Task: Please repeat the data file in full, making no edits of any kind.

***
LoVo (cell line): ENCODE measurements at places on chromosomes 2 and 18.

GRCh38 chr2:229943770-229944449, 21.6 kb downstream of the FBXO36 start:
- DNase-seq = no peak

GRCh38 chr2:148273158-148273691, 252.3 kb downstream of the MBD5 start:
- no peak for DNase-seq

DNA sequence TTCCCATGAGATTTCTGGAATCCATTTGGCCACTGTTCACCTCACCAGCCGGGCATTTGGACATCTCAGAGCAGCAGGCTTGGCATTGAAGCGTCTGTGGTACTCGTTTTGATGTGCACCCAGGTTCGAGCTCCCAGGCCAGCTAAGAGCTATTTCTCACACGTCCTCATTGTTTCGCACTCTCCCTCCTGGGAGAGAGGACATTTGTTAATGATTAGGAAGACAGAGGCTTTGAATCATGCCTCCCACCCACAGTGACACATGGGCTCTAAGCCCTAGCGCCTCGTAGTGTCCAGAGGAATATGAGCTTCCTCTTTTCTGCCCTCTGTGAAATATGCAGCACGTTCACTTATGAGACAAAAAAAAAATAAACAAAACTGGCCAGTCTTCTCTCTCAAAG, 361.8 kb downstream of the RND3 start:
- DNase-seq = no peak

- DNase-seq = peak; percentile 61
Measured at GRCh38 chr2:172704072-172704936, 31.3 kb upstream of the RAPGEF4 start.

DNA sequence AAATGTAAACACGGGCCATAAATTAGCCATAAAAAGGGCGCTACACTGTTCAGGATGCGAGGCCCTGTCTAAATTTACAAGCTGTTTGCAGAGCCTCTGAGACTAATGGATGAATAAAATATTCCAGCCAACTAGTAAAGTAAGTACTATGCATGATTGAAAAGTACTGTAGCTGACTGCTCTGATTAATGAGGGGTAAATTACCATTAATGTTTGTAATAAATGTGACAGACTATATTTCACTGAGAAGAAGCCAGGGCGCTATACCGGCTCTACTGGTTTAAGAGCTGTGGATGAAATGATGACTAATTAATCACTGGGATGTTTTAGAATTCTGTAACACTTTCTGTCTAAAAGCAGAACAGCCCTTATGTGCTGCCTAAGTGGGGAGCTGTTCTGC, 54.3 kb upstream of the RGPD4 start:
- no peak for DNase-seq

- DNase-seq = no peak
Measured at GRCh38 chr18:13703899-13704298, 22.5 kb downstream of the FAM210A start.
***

LoVo (cell line): ENCODE measurements at places on chromosomes 2 and 18.

GRCh38 chr2:229943770-229944449, 21.6 kb downstream of the FBXO36 start:
- DNase-seq = no peak

GRCh38 chr2:148273158-148273691, 252.3 kb downstream of the MBD5 start:
- no peak for DNase-seq

DNA sequence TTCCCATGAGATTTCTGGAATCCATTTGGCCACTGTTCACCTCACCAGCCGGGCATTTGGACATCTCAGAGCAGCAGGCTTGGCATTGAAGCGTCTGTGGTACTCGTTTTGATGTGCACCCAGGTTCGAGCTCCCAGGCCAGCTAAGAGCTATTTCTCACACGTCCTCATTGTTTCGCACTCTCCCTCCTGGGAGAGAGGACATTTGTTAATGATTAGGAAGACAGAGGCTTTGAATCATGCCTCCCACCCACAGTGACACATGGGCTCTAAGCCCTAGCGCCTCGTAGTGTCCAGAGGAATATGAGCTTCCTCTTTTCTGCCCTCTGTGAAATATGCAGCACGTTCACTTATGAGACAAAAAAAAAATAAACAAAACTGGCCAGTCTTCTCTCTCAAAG, 361.8 kb downstream of the RND3 start:
- DNase-seq = no peak

- DNase-seq = peak; percentile 61
Measured at GRCh38 chr2:172704072-172704936, 31.3 kb upstream of the RAPGEF4 start.

DNA sequence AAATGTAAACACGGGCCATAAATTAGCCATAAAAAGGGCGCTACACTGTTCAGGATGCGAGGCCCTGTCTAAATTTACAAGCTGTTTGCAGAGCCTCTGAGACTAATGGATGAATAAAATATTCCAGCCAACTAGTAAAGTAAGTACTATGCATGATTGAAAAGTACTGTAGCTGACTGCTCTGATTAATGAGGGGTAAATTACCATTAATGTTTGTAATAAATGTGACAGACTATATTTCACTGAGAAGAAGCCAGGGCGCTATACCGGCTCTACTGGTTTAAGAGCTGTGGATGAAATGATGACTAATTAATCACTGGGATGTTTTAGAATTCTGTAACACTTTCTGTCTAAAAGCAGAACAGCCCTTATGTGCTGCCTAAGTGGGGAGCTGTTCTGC, 54.3 kb upstream of the RGPD4 start:
- no peak for DNase-seq

- DNase-seq = no peak
Measured at GRCh38 chr18:13703899-13704298, 22.5 kb downstream of the FAM210A start.